In recent weeks, as the state of Missouri has reopened, Bhatia said that requests for food had gone down slightly. But he said he was prepared to keep offering support.
"The fear is still there in people," he said.
Food truck dream on hold
Across the country, Japjot Sethi, a software engineer in San Jose, California, turned an idea for a new way to serve the community into a large-scale operation.
Sethi said he'd had a crazy idea back in 2019. He'd been volunteering his time at homeless shelters since he came to America 20 years ago, but he wanted to do more.
"I started this last year with the crazy idea that there should be food trucks with free food on street corners," Sethi said.
He was in the middle of starting a nonprofit and shopping for his first truck when the pandemic hit.
He'd already gathered a few volunteers and had started renting space in a commercial kitchen, so he and his partners decided to put the truck on the backburner and help get food to area homeless shelters.
"The shelters were in a dilemma," Sethi said. "They get the food from restaurants, and the restaurants were shut down."
Sethi, like many of the Sikhs who spoke to CNN, referenced the concept of Dasvandh — a religious obligation to give 10% of your income to good causes.
With the work he had already done in preparing for his nonprofit, Sethi said he could start cooking meals at a cost of no more than $2 each. He gathered together seven volunteers and got to work.
Langar food is typically vegetarian in an effort to meet the dietary requirements of anyone who might attend. Asked whether he followed the same guidelines in his commercial kitchen, Sethi said that for him, it's also a logistical concern.
"I have a very strict chef. He says vegetarian food will last longer than any meat," he said. "We're keeping all food hazards in mind."
To date, Sethi said, he and a group of no more than 10 volunteers have made about 20,000 hot meals and distributed them to shelters in San Jose and surrounding communities. Once a week, Sethi also distributes food in Richmond, California, where his family owns a gas station.
"My goal is to make sure our resources really go to the people in need," he said, noting that the relatively affluent city of San Jose has resources that nearby Richmond and Oakland do not.
"Richmond is hourly wage employees, and many of them lost their jobs," he said.
On a recent Thursday morning, Sethi said he distributed meals to 1,000 families in Richmond in three hours.
"Next week, we'll have enough for 1,500," said Sethi.
While Sethi's efforts were originally self-funded, they've grown to a level where he's started accepting donations. He's also begun to take advantage of a coronavirus relief package through the US Department of Agriculture, which distributes food from farmers and distributors to food banks nationwide. Known as the Farmers to Families Food Box Program, Sethi said it's been a boon to his ability to serve the surrounding communities.
"The need for food is going to keep going on," he said. "School is shut for the summer — they're not going to be able to provide meals for the kids. We are prepared to go on until the end of the year."
Rice and beans and pasta
Gurpreet Singh estimates that they distribute between 3,000 and 5,000 meals a day.
Gurpreet Singh/United Sikh Mission
Back in Riverside, California, Gurpreet Singh has built his large-scale Langar for the long haul.
Singh said he comes from an engineering and project-management background, and that he's approached his support efforts accordingly.
He's split his volunteers into four teams. Four volunteers are dedicated to logistics, he said. Their job is to keep tabs on inventory, figure out where to get more food and how to transport it to the Gurdwara.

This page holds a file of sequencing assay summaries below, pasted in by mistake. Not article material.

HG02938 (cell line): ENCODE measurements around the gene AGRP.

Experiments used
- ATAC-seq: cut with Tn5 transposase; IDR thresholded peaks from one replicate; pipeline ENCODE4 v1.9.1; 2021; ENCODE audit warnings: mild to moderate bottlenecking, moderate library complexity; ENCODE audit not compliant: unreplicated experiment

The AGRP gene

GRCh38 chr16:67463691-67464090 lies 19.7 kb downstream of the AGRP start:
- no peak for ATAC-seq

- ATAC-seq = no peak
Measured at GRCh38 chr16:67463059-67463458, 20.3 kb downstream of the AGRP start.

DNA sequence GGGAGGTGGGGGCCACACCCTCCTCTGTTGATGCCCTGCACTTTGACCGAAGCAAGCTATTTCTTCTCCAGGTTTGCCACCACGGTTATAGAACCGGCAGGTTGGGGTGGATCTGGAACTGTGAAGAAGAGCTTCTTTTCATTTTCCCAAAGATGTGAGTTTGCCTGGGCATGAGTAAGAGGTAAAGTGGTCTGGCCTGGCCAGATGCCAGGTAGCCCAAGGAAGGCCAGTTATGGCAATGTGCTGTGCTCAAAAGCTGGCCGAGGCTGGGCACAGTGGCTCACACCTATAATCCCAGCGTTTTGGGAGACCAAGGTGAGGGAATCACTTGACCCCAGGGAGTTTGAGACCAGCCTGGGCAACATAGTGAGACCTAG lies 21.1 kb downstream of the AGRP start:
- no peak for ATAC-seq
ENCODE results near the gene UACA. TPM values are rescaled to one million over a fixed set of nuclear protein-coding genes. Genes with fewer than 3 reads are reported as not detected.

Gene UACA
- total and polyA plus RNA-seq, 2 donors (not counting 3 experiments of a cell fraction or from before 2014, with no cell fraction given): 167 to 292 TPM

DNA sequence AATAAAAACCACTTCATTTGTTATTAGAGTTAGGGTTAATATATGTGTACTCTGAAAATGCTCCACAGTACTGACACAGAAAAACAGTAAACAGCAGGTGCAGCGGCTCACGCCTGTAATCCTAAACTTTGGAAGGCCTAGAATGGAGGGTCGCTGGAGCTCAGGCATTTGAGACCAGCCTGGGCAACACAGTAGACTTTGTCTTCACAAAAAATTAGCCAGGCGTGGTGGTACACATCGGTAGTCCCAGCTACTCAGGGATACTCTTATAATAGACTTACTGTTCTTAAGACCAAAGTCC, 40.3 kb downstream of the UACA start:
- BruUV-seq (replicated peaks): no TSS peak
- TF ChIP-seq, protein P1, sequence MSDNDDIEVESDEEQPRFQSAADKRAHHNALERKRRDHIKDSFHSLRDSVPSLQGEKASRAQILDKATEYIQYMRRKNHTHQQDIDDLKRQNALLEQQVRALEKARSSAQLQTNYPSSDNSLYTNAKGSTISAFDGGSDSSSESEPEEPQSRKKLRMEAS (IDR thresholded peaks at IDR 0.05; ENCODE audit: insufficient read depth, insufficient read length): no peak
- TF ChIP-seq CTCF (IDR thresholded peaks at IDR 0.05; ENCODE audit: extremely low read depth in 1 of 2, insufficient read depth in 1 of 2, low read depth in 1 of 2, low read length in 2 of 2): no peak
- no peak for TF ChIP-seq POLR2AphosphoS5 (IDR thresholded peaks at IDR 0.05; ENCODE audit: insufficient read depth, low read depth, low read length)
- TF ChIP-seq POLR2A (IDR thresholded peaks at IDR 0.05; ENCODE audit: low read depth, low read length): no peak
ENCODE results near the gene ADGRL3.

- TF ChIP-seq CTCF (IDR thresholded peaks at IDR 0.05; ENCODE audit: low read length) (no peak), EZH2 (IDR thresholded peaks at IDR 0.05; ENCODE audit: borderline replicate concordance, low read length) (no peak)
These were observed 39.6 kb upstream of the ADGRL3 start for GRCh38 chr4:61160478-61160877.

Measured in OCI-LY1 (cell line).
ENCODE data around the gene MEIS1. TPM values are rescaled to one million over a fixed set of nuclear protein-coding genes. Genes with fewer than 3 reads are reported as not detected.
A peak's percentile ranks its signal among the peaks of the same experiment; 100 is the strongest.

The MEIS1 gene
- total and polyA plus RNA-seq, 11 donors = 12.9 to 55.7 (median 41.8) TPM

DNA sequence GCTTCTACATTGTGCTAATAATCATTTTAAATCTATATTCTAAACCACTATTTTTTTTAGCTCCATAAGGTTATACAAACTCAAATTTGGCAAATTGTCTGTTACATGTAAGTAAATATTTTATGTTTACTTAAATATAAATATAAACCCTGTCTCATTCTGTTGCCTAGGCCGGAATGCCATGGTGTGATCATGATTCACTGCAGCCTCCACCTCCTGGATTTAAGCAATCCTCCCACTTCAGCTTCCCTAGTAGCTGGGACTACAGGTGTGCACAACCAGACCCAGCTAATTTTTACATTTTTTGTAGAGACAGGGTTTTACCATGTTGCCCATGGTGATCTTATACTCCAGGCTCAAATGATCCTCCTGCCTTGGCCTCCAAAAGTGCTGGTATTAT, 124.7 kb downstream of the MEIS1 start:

"We're fortunate our Gurdwara's got a lot of truckers," Singh said.
A team of six to eight people handles the cooking each morning. "We have very large pots," Singh said.
They keep the menu simple -- rice and beans, pasta dishes and the like.
When the cooking team is done, another team packs meals into boxes to keep them warm and make them easy to distribute.
Then the food is handed off to a team that distributes the food to a line of waiting cars in front of the temple.
"There's no overlap," Singh said of the work the teams do. In addition to giving everyone a clearly focused task, Singh said he also sought to limit each volunteer's exposure to three hours a day.
“This is not just food, it's getting everyone to feel a sense of community, a sense of support ... It's a way of being American— we're all in this together.”
Singh estimated that they distribute between 3,000 and 5,000 meals a day.
The operation has become so efficient that the volunteers store surplus in two donated refrigerator trucks to send to other communities in need.
But the real success, Singh said, has been watching the greater Riverside community coalesce around his temple.
"I've always felt conflicted," Singh said, "that if someone is hungry somewhere within five miles of a Sikh temple, we are not doing our job."
Now, he says, the Gurdwara has become a hub for the community. Families that came early on but have since had to isolate because of a positive COVID-19 test call the temple. Other families — strangers, says Singh — offer to drop their meals off on their doorsteps.
The call to selfless service now goes beyond food. The Riverside Gurdwara is no longer focused simply on feeding those in need, but rather on building the community up. A big part of that, Singh said, is helping those waiting in the long food lines to celebrate with one another.
Singh says he's integrated Mother's and Father's Day celebrations into the drive through. The volunteers gave out flags on Memorial Day.
And the larger community has given back in the form of donations. Singh said he framed a $15 donation from a 9-year-old boy.
"This is not just food, it's getting everyone to feel a sense of community, a sense of support," he said. "It's a way of being American — we're all in this together."
"It's been humbling, it's been emotional," Singh said. "This is what the Sikh temple and the Langar were supposed to be about."
"Langar is about everybody at large feeling free enough to sit and eat with each other," he added. "We're going to continue doing what we're doing and hopefully bring a lot of people with us and make it not just a Sikh thing."